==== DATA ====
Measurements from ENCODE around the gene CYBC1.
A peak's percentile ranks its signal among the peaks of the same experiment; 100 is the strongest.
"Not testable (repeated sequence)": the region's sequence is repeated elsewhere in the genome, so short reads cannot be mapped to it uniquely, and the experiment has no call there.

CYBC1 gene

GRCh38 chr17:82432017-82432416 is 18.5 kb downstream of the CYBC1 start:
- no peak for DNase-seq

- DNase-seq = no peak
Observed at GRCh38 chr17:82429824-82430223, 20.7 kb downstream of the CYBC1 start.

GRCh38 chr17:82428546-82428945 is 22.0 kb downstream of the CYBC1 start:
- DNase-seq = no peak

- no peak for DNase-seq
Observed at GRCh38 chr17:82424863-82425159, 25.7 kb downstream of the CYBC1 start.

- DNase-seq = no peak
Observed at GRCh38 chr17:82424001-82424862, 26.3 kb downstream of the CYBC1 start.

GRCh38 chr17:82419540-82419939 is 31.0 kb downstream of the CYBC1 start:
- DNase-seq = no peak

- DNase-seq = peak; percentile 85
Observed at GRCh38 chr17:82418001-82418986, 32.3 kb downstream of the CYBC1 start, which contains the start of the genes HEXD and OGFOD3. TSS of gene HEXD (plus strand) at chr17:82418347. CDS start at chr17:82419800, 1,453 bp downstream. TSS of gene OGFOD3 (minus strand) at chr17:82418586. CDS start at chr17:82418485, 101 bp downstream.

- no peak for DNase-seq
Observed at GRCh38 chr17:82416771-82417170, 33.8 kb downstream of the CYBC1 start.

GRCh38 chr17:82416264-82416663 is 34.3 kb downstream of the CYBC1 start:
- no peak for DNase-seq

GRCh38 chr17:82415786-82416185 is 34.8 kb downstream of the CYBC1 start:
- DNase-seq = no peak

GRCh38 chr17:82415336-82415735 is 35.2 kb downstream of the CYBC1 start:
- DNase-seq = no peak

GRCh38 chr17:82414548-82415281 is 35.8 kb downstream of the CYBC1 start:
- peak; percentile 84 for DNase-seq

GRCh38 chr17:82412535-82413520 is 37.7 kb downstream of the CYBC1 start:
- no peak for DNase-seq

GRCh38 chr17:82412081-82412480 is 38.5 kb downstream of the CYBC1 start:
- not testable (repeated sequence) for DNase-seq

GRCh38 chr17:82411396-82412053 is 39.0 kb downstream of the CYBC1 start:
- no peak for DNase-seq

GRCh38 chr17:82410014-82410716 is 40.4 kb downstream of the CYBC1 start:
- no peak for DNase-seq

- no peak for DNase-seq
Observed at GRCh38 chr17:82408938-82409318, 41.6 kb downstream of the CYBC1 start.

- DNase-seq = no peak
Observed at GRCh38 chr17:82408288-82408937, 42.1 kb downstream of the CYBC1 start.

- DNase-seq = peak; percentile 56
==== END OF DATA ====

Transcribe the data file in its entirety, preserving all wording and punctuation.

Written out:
Measurements from ENCODE around the gene CYBC1.
A peak's percentile ranks its signal among the peaks of the same experiment; 100 is the strongest.
"Not testable (repeated sequence)": the region's sequence is repeated elsewhere in the genome, so short reads cannot be mapped to it uniquely, and the experiment has no call there.

CYBC1 gene

GRCh38 chr17:82432017-82432416 is 18.5 kb downstream of the CYBC1 start:
- no peak for DNase-seq

- DNase-seq = no peak
Observed at GRCh38 chr17:82429824-82430223, 20.7 kb downstream of the CYBC1 start.

GRCh38 chr17:82428546-82428945 is 22.0 kb downstream of the CYBC1 start:
- DNase-seq = no peak

- no peak for DNase-seq
Observed at GRCh38 chr17:82424863-82425159, 25.7 kb downstream of the CYBC1 start.

- DNase-seq = no peak
Observed at GRCh38 chr17:82424001-82424862, 26.3 kb downstream of the CYBC1 start.

GRCh38 chr17:82419540-82419939 is 31.0 kb downstream of the CYBC1 start:
- DNase-seq = no peak

- DNase-seq = peak; percentile 85
Observed at GRCh38 chr17:82418001-82418986, 32.3 kb downstream of the CYBC1 start, which contains the start of the genes HEXD and OGFOD3. TSS of gene HEXD (plus strand) at chr17:82418347. CDS start at chr17:82419800, 1,453 bp downstream. TSS of gene OGFOD3 (minus strand) at chr17:82418586. CDS start at chr17:82418485, 101 bp downstream.

- no peak for DNase-seq
Observed at GRCh38 chr17:82416771-82417170, 33.8 kb downstream of the CYBC1 start.

GRCh38 chr17:82416264-82416663 is 34.3 kb downstream of the CYBC1 start:
- no peak for DNase-seq

GRCh38 chr17:82415786-82416185 is 34.8 kb downstream of the CYBC1 start:
- DNase-seq = no peak

GRCh38 chr17:82415336-82415735 is 35.2 kb downstream of the CYBC1 start:
- DNase-seq = no peak

GRCh38 chr17:82414548-82415281 is 35.8 kb downstream of the CYBC1 start:
- peak; percentile 84 for DNase-seq

GRCh38 chr17:82412535-82413520 is 37.7 kb downstream of the CYBC1 start:
- no peak for DNase-seq

GRCh38 chr17:82412081-82412480 is 38.5 kb downstream of the CYBC1 start:
- not testable (repeated sequence) for DNase-seq

GRCh38 chr17:82411396-82412053 is 39.0 kb downstream of the CYBC1 start:
- no peak for DNase-seq

GRCh38 chr17:82410014-82410716 is 40.4 kb downstream of the CYBC1 start:
- no peak for DNase-seq

- no peak for DNase-seq
Observed at GRCh38 chr17:82408938-82409318, 41.6 kb downstream of the CYBC1 start.

- DNase-seq = no peak
Observed at GRCh38 chr17:82408288-82408937, 42.1 kb downstream of the CYBC1 start.

- DNase-seq = peak; percentile 56